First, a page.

This column can be too preachy. Sometimes it bothers me and sometimes I just get on with it.
That’s what happens when you’ve been subjected to a lifetime of sermons. People of my generation were reared on them. Twice a day on Sundays multiplied by many years equals an awful lot of sermons.
Was it the same for Catholics? How was it for you, so to speak?
For Protestants they usually followed their traditional route. The minister would take a text from the bible and make three points about it. Often enough the points were contrived and expostulated in strangely archaic language but needs must, as they say. At least you always knew when the end was nigh. The last few sentences were clearly signposted with a phrase like, “In conclusion…” The congregation’s sigh of relief was almost audible.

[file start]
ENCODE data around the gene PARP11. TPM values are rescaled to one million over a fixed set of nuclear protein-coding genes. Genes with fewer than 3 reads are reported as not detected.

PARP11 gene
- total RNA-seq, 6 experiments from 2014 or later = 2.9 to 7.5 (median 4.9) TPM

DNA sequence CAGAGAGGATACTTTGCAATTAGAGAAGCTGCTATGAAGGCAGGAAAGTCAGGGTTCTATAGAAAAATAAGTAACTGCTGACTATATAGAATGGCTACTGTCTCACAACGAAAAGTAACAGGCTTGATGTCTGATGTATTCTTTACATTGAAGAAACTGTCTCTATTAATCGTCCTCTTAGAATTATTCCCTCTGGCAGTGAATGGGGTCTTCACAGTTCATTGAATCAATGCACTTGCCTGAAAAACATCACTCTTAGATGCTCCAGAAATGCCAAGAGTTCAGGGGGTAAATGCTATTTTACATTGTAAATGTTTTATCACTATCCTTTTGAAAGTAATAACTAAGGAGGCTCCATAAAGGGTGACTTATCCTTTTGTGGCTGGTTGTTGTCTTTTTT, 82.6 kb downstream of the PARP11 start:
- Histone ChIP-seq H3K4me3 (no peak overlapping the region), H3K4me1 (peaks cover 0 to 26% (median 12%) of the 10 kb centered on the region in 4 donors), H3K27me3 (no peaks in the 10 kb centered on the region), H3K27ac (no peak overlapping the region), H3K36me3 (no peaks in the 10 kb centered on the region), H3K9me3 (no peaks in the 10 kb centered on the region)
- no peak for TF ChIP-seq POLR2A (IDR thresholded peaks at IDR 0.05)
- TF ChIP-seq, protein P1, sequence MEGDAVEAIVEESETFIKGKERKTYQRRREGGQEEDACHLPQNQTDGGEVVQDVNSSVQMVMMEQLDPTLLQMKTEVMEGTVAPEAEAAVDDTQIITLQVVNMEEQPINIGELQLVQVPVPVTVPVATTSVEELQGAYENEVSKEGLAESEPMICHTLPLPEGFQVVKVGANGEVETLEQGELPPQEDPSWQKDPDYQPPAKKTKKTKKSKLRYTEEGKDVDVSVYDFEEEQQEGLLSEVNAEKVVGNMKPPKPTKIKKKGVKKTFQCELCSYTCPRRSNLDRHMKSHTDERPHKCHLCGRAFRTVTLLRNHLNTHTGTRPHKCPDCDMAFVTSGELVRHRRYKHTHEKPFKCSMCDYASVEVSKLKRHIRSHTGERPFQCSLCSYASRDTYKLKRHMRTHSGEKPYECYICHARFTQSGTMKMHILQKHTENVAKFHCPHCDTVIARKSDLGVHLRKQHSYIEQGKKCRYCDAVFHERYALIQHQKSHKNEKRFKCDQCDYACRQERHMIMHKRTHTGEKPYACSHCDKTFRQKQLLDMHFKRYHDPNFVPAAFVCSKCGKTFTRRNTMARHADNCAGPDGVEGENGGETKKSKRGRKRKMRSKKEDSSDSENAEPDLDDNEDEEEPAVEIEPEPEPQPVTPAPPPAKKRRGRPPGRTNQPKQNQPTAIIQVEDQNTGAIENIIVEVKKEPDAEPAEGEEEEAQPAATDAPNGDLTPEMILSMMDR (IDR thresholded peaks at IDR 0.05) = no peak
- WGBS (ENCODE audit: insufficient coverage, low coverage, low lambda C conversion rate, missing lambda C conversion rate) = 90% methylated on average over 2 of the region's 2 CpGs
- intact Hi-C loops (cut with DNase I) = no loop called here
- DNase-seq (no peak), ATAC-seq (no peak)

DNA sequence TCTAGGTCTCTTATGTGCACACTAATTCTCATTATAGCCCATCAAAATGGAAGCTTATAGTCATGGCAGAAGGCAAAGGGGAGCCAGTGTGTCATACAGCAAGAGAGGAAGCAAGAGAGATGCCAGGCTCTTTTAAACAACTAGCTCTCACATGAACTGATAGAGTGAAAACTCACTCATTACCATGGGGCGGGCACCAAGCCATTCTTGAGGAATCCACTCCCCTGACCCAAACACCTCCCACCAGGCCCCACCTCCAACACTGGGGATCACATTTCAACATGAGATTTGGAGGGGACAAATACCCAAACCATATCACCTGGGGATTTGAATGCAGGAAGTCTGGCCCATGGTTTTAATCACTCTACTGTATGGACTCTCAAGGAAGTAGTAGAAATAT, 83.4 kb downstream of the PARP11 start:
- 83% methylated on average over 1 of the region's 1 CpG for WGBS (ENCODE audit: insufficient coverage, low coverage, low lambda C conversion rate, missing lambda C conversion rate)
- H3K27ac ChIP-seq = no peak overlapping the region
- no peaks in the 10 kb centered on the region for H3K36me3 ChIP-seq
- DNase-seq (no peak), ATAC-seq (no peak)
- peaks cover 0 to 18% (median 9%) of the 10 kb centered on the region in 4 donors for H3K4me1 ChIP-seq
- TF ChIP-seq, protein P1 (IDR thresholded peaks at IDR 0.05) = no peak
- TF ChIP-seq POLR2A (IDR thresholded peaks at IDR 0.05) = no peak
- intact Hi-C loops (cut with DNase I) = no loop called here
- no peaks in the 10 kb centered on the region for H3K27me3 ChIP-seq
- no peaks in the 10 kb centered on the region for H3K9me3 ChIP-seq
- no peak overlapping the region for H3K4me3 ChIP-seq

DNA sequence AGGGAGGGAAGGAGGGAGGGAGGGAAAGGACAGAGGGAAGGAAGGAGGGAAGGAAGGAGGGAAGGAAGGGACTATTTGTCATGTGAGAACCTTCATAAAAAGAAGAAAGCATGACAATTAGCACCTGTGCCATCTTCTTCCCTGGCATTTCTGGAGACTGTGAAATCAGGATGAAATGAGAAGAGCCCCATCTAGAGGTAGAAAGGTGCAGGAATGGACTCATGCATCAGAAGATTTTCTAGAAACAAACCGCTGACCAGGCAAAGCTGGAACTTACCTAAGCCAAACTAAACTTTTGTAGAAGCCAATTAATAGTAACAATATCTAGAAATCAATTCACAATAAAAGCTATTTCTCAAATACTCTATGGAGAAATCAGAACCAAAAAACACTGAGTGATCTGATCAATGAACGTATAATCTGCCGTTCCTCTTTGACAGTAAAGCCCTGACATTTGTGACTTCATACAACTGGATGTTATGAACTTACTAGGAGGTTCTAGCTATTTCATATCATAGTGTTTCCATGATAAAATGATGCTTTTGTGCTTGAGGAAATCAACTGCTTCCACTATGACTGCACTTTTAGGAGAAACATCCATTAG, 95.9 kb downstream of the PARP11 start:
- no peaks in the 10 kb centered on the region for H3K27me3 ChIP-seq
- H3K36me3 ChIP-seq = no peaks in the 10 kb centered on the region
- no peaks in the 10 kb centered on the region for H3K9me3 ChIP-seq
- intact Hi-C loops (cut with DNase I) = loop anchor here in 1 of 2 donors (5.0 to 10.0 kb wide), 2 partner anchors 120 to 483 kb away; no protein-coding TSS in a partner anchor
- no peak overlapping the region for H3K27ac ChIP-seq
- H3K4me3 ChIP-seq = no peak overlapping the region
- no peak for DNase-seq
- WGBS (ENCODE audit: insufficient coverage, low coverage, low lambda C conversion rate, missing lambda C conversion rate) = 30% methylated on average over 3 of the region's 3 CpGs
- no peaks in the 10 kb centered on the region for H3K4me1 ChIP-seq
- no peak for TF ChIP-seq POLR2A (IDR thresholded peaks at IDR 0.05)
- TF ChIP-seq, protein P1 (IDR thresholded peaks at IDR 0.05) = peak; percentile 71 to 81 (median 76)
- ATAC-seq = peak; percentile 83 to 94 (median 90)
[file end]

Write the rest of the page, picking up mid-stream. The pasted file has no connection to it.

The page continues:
Traditional morning service was followed by a traditional Sunday lunch at home.
In my male dominated home, the conversation revolved around politics and rowing. That’s “rowing” as in the sport involving boats and Steve Redgrave as distinct from other sorts of rowing, of which there was little.
When my devout maiden aunt joined us for lunch, just to be as annoying a wee so-and-so as possible, I’d launch into an attempted deconstruction of the minister’s sermon. “You’re a shockingly critical child,” Auntie Dorothy would say.
Ah well, at least I try to avoid inflicting the rowing on you. You’d never read Hamill’s Beat then, even if you didn’t lose the will to live entirely. By the way, this piece was meant to be another sermon, so consider yourself fortunate – at least you’ve also been spared that.